chapter for more information.
78      Part 2: HTML Elements and Guidance




     When Can You Use a Definition List? HTML 4
        Murkiness and HTML5 Clarification
HTML 4 has been criticized, and rightfully so, for being a little
unclear in its definition of the definition list. Ironic, yes. As a result,
the dl’s use has been open to interpretation.

Purists argue that it should be used only for defining terms like in
a dictionary or glossary. However, HTML 4 does not define the dl
so strictly. It opens the door to other uses by referring to the dd as a
“description” rather than a “definition” and by presenting an alterna-
tive usage for marking up dialogue, though most agree that applica-
tion is ill-advised. (I don’t recommend it, and HTML5 doesn’t allow it;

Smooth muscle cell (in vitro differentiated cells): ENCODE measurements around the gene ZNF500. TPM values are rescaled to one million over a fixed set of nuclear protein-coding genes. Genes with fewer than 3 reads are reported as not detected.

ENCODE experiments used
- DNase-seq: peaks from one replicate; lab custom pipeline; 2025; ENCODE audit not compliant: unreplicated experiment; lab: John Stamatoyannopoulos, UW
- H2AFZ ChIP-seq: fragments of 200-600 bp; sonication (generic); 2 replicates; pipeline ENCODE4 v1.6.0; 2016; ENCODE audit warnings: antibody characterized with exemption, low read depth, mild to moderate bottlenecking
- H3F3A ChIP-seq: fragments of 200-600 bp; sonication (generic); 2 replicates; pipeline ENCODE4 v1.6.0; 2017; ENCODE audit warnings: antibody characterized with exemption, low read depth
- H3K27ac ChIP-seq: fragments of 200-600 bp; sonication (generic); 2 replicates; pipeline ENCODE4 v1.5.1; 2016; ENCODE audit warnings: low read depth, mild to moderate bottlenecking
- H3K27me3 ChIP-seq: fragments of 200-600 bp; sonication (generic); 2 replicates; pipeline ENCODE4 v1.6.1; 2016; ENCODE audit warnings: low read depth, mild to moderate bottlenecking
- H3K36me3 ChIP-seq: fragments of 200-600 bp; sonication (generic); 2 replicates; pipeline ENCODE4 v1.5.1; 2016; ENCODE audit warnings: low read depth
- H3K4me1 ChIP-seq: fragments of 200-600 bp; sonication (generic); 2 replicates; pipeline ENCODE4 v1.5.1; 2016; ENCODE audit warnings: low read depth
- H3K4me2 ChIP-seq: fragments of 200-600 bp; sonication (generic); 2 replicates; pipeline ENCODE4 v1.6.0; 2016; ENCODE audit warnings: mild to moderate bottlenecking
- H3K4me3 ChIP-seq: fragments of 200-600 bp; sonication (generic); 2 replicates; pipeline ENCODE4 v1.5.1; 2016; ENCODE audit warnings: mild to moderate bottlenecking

please also see the “HTML5, the dl Element, and Dialogue” box).

Others—what seems like the majority—think the concept of the
term–description relationship is not intended to be quite so rigid and
is an appropriate semantic choice for marking up other content if in
context, such as the earlier movie credits example.

No HTML specification will be able to account for every use case for
structuring content, at least not to everyone’s satisfaction. For the
most part, the ways in which developers have used the definition list
beyond dictionary-like definitions arose from a desire to use seman-
tic markup in cases where a better alternative was lacking. HTML5
recognizes this as well, providing a handful of example usages that
range from glossary definitions to author–editor listings to meta
information and more.

So, how far do you go with a definition list? My advice is to always
consider the intent of a dl—defining content that has a term–
description relationship. Use your best judgment to determine
whether your content fits this model.
                                                     Chapter 4: Lists         79